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Logo of nihpaAbout Author manuscriptsSubmit a manuscriptNIH Public Access; Author Manuscript; Accepted for publication in peer reviewed journal;
 
Ann Neurol. Author manuscript; available in PMC Dec 1, 2013.
Published in final edited form as:
PMCID: PMC3569489
NIHMSID: NIHMS439272
Amyotrophic Lateral Sclerosis and Organ Donation: Is There Risk of Disease Transmission?
Brandon B. Holmes, BA and Marc I. Diamond, MD
Department of Neurology, Hope Center for Neurological Disorders, Washington University in St Louis, School of Medicine, St Louis, MO
Address correspondence to Dr Diamond, Department of Neurology, Hope Center for Neurological Disorders, Washington University in St Louis, School of Medicine, Biotechnology Building, Room 111, 4559 Scott Ave, St Louis, MO 63110. diamondm/at/neuro.wustl.edu
Abstract
A new protocol suggests that patients with amyotrophic lateral sclerosis (ALS) are a viable source of tissue for organ transplantation. However, multiple lines of evidence suggest that many neurodegenerative diseases, including ALS, might progress due to transcellular propagation of protein aggregation among neurons. Transmission of the disease state from donor to host thus may be possible under the permissive circumstances of graft transplantation. We argue for careful patient selection and close longitudinal follow-up of recipients when harvesting organs from individuals with neurodegenerative disease, especially dominantly inherited forms.
A report in the Annals of Neurology1 indicates that patients with amyotrophic lateral sclerosis (ALS) are a potential source of tissue for organ transplantation. We question the wisdom of this strategy. Recent developments in our understanding of the pathogenesis of neurodegenerative diseases suggest that there may be risks to the recipients of organs from such patients due to prion-like propagation of protein misfolding from affected donor to unaffected host. The idea that sporadic neurodegenerative diseases such as Alzheimer disease (AD) might have connections to prionopathies is not new. Based on the slow virus hypothesis, prior studies attempted to induce pathology in primate hosts via injection of AD-derived brain material, with variable results.2,3 With the recognition that prions form fibrillar structures similar to those observed in AD, Prusiner originally hypothesized that a mechanistic connection might exist between the 2 diseases.4,5 Despite decades of exposures, however, there are no proven examples of donor-to-host transmission of sporadic neurodegenerative diseases in humans, and there is a clear and immediate need for lifesaving organ transplants. Nonetheless, we argue for caution in harvesting tissues from patients with autosomal dominant forms of neurodegenerative diseases such as ALS, and careful longitudinal observation of all recipients.
We believe that our understanding of neurodegenerative disease is in the midst of a paradigm shift. An emerging consensus suggests that the mechanisms associated with infectivity and propagation of the prion protein may apply more generally to other fibril-forming proteins associated with common neurodegenerative diseases. Prions propagate a misfolded form of PrP from cell to cell, and from donor to host. Aggregated PrP recruits native forms, amplifying the misfolding phenomenon in a process termed templated conformational change. Accumulations of misfolded protein eventually cause cell toxicity. Until recently, it has not been clear whether this mechanism could play a role in the cellular pathogenesis of more common neurodegenerative disorders. However, recent experiments now strongly suggest that a variety of disease-associated proteins can propagate misfolding between cells in vitro, and in vivo after intra-cerebral injection and systemic exposure as described below. We posit that these mechanisms could place recipients of organs derived from ALS patients at risk of acquiring the disease.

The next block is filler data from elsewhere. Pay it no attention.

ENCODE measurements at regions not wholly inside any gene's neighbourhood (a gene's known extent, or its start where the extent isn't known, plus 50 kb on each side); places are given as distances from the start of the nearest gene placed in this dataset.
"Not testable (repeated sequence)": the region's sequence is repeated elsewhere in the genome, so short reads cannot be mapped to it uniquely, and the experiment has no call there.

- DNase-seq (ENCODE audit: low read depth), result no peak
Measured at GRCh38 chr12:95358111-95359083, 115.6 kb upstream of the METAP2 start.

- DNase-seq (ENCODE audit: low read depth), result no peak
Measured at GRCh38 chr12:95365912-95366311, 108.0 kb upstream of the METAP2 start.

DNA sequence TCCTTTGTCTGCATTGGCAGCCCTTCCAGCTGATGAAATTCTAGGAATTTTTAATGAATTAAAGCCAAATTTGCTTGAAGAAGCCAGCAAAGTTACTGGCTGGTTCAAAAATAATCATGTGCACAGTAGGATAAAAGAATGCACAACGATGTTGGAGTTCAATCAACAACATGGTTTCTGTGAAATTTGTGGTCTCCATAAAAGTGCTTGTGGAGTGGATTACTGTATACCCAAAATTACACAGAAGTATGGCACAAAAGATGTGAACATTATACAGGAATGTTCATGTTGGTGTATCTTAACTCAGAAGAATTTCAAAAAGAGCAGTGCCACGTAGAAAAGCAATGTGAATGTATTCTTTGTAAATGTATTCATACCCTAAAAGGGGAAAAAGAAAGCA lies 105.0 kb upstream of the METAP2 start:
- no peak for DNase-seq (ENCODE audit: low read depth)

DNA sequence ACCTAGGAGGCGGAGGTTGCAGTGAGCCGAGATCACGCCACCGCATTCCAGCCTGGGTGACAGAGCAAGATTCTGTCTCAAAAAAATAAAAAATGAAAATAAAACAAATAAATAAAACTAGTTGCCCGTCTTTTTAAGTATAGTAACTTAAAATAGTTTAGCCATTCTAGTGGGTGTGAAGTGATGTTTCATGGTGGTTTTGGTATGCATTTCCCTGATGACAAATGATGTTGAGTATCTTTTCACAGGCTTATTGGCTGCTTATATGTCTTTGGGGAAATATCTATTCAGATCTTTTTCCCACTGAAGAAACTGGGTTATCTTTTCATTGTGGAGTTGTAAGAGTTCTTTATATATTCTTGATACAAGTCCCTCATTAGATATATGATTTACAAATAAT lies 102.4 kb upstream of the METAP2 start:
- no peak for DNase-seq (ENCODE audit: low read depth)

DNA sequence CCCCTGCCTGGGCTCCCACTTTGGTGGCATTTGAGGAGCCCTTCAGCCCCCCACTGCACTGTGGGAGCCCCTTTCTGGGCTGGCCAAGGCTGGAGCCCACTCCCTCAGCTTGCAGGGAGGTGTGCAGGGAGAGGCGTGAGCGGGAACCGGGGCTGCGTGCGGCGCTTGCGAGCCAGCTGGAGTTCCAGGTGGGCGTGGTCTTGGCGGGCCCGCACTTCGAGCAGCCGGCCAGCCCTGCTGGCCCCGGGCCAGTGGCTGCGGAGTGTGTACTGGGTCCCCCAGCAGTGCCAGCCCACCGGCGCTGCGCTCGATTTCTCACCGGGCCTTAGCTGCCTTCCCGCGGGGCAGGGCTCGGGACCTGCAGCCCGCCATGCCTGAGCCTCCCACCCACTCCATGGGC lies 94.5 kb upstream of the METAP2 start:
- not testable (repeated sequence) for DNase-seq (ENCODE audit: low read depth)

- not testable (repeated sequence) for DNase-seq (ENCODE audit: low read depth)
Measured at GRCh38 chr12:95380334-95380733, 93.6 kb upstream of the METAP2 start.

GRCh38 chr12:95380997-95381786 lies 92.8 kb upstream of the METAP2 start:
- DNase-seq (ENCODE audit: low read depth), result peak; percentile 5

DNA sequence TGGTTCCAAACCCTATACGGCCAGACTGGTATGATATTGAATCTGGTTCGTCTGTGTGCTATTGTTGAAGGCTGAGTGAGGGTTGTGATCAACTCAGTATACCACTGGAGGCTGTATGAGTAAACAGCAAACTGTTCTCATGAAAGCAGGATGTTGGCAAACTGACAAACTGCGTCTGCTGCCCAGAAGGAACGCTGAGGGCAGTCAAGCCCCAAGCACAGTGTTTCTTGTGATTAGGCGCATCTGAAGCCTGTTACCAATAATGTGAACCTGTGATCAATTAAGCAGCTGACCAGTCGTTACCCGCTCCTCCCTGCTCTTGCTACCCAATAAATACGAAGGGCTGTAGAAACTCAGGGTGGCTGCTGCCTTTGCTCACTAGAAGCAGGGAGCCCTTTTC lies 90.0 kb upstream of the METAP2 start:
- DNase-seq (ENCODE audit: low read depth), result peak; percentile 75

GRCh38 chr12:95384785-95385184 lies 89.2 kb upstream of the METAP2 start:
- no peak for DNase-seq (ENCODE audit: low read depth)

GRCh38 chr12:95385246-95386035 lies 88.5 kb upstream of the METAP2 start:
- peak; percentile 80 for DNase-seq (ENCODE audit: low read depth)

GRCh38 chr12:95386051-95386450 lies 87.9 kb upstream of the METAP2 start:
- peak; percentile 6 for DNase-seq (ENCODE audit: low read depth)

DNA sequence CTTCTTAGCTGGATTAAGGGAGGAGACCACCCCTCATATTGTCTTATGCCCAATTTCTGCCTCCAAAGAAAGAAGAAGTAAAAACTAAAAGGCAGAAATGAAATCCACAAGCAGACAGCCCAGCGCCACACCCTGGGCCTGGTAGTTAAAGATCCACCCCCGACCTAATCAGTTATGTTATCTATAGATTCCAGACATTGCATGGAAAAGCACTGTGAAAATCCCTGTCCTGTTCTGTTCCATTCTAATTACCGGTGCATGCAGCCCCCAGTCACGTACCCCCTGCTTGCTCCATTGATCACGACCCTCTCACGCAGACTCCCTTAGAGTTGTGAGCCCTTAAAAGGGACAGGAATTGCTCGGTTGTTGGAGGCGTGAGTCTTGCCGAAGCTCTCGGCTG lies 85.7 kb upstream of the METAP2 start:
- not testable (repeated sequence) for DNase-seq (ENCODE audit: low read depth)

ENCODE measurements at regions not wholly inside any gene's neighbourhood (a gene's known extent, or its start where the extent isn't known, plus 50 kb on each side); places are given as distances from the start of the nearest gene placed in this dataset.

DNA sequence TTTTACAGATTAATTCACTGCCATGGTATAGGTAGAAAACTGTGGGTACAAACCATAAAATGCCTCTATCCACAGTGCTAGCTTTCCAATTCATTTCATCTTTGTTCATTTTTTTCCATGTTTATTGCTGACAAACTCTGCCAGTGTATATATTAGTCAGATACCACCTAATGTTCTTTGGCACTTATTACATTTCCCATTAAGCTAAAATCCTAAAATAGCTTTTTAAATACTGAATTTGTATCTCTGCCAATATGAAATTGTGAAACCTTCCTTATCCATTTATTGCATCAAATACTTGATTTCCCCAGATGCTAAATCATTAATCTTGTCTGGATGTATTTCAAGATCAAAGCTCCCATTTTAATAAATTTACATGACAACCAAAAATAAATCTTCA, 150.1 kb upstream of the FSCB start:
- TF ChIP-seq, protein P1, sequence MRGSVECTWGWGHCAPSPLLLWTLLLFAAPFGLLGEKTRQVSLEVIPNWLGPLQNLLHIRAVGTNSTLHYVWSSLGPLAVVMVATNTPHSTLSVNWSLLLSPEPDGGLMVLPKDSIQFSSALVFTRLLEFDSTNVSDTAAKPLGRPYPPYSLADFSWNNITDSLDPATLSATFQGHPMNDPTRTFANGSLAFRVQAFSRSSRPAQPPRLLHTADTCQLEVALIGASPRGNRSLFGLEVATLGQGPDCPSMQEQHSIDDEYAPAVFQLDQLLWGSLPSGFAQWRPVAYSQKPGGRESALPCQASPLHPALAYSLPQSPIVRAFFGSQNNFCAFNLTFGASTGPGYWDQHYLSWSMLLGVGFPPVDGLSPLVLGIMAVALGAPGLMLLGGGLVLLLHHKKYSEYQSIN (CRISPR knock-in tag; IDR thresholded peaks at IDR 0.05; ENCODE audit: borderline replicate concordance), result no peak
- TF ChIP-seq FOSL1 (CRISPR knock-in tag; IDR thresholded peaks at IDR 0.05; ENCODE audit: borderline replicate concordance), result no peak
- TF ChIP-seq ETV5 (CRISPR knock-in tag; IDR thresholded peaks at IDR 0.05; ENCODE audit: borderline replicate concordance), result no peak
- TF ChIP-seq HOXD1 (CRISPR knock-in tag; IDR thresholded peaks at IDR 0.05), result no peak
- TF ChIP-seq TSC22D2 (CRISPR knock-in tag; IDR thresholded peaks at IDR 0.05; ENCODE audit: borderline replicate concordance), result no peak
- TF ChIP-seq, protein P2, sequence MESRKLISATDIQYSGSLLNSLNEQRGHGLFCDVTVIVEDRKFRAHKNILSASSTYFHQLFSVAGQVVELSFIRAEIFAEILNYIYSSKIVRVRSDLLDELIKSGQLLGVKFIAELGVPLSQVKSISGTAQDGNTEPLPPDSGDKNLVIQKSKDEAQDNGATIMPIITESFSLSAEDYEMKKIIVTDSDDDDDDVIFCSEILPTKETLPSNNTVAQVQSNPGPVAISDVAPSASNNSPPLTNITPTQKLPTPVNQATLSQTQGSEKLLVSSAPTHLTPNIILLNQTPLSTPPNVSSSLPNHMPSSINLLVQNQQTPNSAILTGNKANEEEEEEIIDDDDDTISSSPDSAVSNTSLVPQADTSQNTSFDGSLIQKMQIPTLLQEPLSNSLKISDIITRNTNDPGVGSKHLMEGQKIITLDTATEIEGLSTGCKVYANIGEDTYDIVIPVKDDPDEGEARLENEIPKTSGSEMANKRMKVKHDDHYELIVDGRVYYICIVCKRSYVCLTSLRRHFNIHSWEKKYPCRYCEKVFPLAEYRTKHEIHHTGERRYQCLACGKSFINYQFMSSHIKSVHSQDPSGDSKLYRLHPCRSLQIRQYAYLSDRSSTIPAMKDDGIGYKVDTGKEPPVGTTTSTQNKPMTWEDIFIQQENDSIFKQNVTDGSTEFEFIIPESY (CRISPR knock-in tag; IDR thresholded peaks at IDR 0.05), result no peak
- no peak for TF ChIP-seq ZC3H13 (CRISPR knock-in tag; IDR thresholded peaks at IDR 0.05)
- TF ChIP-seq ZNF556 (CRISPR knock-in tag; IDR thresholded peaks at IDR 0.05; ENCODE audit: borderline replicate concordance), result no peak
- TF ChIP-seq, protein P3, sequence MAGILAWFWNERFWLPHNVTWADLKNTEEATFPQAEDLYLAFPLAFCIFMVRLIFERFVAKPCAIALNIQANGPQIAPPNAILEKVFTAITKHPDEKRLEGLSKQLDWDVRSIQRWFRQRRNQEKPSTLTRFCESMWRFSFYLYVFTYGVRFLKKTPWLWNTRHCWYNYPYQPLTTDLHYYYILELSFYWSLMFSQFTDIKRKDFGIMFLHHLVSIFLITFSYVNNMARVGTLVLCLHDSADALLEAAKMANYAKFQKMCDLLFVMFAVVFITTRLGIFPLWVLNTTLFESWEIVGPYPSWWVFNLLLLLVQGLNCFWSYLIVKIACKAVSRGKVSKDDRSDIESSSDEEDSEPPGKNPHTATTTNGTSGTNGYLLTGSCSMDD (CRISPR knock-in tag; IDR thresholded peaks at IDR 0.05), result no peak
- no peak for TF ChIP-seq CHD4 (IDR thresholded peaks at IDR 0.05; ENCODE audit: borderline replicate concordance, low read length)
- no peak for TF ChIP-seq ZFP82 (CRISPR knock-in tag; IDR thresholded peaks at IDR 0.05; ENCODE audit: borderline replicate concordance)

Just as the creation of mice transgenic for PrP facilitated the study of prion infectivity, development of mice that overproduce human Aβ, tau, and synuclein has facilitated studies of infectivity of these proteins. Injection of Aβ mouse models with extracts from human AD brains produced distinct patterns of pathology reminiscent of prion strains, and was dependent on Aβ within the extracts.6 The transmission of amyloid pathology has now also been demonstrated after inoculation with contaminated surgical wire and intraperitoneal inoculation of Aβ-containing brain extracts.7,8 Yet because Aβ accumulates predominantly in the extracellular space, these effects are not necessarily unexpected; Aβ fibrils present in brain lysates might be predicted to effectively seed accumulation of more Aβ fibrils by contact with existing Aβ in the extracellular space.
Two publications in 2008, however, reported Lewy body pathology in fetal dopaminergic neuron transplants in Parkinson disease (PD) patients.9,10 This suggested for the first time that transfer of intracellular aggregated synuclein might have occurred from host to donor tissue. Subsequent studies soon indicated that synuclein is secreted from cells; that it can accumulate in cocultured cells; and that it can transfer from cell to cell in mice.11,12 Transcellular transmission in vivo has been documented, with the finding of human synuclein pathology in wild-type (WT) neurons transplanted into mice transgenic for human synuclein.12,13 Most recently, acceleration of both aggregation and pathological phenotype was demonstrated in human mutant α-synuclein transgenic mice after intracerebral injection of brain extracts derived from aged mice of the same transgenic line.14,15